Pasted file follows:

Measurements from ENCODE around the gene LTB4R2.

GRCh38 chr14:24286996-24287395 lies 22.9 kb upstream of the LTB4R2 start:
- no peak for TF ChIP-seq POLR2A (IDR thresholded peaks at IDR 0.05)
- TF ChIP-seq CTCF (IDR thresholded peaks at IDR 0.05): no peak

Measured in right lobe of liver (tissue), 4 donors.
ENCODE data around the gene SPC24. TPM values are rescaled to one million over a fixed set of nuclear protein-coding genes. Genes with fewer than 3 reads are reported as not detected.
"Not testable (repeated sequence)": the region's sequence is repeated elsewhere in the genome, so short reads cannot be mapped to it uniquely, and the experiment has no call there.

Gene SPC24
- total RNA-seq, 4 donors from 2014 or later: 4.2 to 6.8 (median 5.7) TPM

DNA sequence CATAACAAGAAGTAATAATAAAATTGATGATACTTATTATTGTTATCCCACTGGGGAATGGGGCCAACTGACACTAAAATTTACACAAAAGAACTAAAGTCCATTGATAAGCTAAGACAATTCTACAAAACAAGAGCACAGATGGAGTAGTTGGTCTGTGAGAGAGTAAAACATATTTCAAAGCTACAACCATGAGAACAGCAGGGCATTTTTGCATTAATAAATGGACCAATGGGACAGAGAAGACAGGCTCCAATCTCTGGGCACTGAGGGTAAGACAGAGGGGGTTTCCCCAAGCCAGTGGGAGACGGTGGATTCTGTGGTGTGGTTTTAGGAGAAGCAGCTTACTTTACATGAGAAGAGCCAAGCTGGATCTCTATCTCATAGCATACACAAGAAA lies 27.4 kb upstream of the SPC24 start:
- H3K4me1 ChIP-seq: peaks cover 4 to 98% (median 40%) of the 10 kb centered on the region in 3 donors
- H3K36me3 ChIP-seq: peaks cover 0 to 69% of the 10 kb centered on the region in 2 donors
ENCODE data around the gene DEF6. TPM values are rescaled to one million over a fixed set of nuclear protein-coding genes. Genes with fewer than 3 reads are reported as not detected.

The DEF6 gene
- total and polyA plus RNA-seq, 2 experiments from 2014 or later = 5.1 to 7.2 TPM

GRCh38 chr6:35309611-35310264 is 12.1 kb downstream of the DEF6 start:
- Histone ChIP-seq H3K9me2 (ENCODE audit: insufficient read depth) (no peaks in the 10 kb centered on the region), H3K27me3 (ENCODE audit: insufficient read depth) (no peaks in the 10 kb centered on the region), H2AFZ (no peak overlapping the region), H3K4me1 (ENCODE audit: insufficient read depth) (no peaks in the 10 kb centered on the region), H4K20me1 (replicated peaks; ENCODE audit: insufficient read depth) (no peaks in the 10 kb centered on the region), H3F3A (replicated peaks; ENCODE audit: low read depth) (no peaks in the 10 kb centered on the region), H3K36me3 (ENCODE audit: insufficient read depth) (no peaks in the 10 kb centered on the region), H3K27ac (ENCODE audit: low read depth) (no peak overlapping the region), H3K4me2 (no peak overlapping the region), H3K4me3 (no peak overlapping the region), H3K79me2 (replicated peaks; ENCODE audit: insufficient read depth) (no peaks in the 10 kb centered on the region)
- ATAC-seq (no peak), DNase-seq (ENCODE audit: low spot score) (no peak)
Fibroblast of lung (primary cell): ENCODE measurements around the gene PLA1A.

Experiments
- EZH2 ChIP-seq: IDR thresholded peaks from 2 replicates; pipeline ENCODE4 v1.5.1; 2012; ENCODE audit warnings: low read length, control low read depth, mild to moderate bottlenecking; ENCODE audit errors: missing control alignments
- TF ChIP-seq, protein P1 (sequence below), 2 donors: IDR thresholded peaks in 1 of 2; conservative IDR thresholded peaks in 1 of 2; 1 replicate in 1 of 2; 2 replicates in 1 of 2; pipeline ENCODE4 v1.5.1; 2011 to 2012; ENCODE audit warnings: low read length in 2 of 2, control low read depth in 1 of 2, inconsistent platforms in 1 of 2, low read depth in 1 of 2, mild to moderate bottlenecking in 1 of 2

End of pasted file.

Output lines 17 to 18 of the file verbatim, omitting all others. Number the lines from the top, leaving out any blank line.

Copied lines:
- Histone ChIP-seq H3K9me2 (ENCODE audit: insufficient read depth) (no peaks in the 10 kb centered on the region), H3K27me3 (ENCODE audit: insufficient read depth) (no peaks in the 10 kb centered on the region), H2AFZ (no peak overlapping the region), H3K4me1 (ENCODE audit: insufficient read depth) (no peaks in the 10 kb centered on the region), H4K20me1 (replicated peaks; ENCODE audit: insufficient read depth) (no peaks in the 10 kb centered on the region), H3F3A (replicated peaks; ENCODE audit: low read depth) (no peaks in the 10 kb centered on the region), H3K36me3 (ENCODE audit: insufficient read depth) (no peaks in the 10 kb centered on the region), H3K27ac (ENCODE audit: low read depth) (no peak overlapping the region), H3K4me2 (no peak overlapping the region), H3K4me3 (no peak overlapping the region), H3K79me2 (replicated peaks; ENCODE audit: insufficient read depth) (no peaks in the 10 kb centered on the region)
- ATAC-seq (no peak), DNase-seq (ENCODE audit: low spot score) (no peak)